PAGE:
We tend to think of artists' works as either unfinished or finished products but this exhibition suggested we look at the space in between. Critical press coverage showed a keen response to Fer's questioning how we decide when work becomes a work, and an understanding of why this is important. Reviews appeared in all major UK broadsheets (including the Independent, Daily Telegraph, Observer, Sunday Times, Guardian, Scotsman), the international press (e.g. the largest circulation paper in the US, The Wall Street Journal, and the San Francisco Chronicle) as well as in the international and specialist art press (e.g. Artforum, Art Monthly) [1, 2]. Frequent press and online references to Fer as the author of the research foregrounded the show's original concept (e.g. on artdaily.org, an article headlined: `New research by renowned Eva Hesse scholar results in Exhibition at the Fruitmarket Gallery' 6 August 2009; see also below). Press previews and reviews picked up on Fer's innovative approach: `Neither merely monographic nor thematic, the show is a art event: an exhibition generated by an idea' (James Meyer, Artforum); Kenneth Baker, in the San Francisco Chronicle, wrote `In titling Eva Hesse: Studiowork at the Berkeley Museum, guest co- curator Briony Fer coined a new term to indicate the grey zone between avowed artworks and inchoate or abandoned efforts' [4]. The quality of the research and the exhibition's ambition was recognised: `The Fruitmarket Gallery's Eva Hesse: Studiowork is a show that is exemplary in its dedicated scholarship, ambitious loans and confident sense of how art history might be made to live in the present' (Scotland on Sunday 10 Aug 2009) [1].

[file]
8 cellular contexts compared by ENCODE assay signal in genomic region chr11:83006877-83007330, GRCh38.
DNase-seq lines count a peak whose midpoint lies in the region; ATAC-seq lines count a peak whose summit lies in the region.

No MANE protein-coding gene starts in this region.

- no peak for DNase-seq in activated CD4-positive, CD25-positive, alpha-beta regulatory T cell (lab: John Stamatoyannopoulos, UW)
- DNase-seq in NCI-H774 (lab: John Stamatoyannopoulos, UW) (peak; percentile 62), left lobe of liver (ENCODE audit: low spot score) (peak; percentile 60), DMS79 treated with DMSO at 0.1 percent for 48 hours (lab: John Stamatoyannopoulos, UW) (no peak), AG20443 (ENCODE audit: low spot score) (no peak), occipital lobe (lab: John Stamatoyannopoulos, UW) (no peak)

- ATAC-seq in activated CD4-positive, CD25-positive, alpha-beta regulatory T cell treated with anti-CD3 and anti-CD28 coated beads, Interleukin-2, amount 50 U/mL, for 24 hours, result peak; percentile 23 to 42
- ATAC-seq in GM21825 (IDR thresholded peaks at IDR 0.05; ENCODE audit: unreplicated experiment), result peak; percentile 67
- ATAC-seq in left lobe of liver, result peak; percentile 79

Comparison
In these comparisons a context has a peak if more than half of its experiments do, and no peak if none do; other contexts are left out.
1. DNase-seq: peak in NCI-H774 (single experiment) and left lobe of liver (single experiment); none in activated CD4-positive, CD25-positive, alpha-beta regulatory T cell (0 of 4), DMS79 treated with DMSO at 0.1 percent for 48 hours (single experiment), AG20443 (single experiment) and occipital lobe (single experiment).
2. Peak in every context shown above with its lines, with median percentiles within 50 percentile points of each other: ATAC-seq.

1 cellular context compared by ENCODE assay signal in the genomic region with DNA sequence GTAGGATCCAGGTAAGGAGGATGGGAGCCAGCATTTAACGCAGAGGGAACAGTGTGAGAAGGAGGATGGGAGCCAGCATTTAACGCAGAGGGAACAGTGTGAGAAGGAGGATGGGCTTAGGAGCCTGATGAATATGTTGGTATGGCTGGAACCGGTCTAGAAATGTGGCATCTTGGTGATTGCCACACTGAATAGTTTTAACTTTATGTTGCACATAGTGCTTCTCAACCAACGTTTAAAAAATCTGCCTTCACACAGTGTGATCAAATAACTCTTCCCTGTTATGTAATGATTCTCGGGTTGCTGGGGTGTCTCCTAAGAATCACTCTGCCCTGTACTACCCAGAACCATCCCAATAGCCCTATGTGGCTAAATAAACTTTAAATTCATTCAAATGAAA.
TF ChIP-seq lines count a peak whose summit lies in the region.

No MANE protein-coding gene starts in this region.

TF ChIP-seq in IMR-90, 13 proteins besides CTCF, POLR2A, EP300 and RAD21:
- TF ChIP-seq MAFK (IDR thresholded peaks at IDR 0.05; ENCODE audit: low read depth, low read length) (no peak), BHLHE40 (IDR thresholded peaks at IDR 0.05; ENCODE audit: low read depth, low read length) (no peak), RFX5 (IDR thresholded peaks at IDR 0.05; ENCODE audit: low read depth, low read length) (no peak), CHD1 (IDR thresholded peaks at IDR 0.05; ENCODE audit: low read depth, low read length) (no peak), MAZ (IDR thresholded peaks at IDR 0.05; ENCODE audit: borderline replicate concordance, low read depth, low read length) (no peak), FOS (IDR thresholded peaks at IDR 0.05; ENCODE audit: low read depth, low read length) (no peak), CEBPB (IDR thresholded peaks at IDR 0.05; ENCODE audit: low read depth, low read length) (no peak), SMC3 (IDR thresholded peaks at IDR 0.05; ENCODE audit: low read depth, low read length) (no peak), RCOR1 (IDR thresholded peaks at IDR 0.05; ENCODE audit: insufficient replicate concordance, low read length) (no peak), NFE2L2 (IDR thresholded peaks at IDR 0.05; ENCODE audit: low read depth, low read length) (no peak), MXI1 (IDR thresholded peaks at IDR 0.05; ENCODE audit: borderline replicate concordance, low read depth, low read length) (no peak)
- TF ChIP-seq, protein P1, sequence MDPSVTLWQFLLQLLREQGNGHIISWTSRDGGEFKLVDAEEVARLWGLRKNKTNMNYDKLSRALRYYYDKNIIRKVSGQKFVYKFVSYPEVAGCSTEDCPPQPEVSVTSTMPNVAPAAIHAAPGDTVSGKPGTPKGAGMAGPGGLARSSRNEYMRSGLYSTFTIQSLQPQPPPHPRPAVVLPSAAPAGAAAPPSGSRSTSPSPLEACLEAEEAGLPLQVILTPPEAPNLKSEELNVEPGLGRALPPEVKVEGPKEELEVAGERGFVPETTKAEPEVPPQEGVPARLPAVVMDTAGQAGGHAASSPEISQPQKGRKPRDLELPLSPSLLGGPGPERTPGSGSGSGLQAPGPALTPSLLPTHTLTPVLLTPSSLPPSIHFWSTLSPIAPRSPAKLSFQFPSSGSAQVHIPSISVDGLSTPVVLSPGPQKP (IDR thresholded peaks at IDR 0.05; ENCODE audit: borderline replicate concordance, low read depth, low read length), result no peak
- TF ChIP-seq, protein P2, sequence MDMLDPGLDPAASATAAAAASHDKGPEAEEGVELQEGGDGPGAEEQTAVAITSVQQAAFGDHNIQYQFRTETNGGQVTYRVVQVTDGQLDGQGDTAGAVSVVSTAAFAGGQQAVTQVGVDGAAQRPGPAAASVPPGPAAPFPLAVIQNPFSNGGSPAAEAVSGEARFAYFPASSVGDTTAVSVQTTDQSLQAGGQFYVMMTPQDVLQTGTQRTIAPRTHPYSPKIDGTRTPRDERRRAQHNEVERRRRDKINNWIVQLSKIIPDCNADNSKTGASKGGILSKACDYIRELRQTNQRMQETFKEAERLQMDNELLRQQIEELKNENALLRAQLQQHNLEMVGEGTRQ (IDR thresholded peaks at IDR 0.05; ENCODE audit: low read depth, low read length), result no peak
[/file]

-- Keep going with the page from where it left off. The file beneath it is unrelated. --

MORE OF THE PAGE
Eva Hesse: Studiowork at the Fruitmarket Gallery was curated as one of the key exhibitions and was strongly promoted in the 2009 Edinburgh Art Festival, thus expanding the cultural offerings of the festival (250,000 visitors attend the Edinburgh Art Festival each year). The reception of this exhibition led to an ongoing relationship with the Fruitmarket Gallery to explore the nature of artists' `work' culminating in a major exhibition of Gabriel Orozco's works (from 1 Aug 2013, but previewed on 26 May 2013 by Adrian Searle in the Guardian as one to watch), also curated by Fer [1].